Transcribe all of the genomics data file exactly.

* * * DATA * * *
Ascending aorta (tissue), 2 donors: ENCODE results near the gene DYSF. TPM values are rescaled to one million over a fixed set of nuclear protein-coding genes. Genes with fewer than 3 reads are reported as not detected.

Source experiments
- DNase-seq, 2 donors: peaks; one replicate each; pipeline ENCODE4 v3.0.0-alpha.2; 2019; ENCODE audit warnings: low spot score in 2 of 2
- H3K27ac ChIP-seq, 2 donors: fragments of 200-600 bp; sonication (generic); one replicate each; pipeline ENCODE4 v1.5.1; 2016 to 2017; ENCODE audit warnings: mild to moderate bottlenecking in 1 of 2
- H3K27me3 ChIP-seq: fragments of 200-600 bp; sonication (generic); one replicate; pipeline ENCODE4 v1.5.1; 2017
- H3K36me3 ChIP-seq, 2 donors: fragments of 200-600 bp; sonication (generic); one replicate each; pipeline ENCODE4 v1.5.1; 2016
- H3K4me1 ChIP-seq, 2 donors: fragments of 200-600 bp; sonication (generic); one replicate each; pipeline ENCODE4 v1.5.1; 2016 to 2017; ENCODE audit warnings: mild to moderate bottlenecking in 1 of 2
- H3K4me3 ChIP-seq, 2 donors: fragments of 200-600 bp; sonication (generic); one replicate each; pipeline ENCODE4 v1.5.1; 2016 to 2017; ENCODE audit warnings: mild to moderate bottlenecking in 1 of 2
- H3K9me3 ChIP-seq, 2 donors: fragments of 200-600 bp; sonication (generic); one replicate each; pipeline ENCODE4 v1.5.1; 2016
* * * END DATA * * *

Ascending aorta (tissue), 2 donors: ENCODE results near the gene DYSF. TPM values are rescaled to one million over a fixed set of nuclear protein-coding genes. Genes with fewer than 3 reads are reported as not detected.

Source experiments
- DNase-seq, 2 donors: peaks; one replicate each; pipeline ENCODE4 v3.0.0-alpha.2; 2019; ENCODE audit warnings: low spot score in 2 of 2
- H3K27ac ChIP-seq, 2 donors: fragments of 200-600 bp; sonication (generic); one replicate each; pipeline ENCODE4 v1.5.1; 2016 to 2017; ENCODE audit warnings: mild to moderate bottlenecking in 1 of 2
- H3K27me3 ChIP-seq: fragments of 200-600 bp; sonication (generic); one replicate; pipeline ENCODE4 v1.5.1; 2017
- H3K36me3 ChIP-seq, 2 donors: fragments of 200-600 bp; sonication (generic); one replicate each; pipeline ENCODE4 v1.5.1; 2016
- H3K4me1 ChIP-seq, 2 donors: fragments of 200-600 bp; sonication (generic); one replicate each; pipeline ENCODE4 v1.5.1; 2016 to 2017; ENCODE audit warnings: mild to moderate bottlenecking in 1 of 2
- H3K4me3 ChIP-seq, 2 donors: fragments of 200-600 bp; sonication (generic); one replicate each; pipeline ENCODE4 v1.5.1; 2016 to 2017; ENCODE audit warnings: mild to moderate bottlenecking in 1 of 2
- H3K9me3 ChIP-seq, 2 donors: fragments of 200-600 bp; sonication (generic); one replicate each; pipeline ENCODE4 v1.5.1; 2016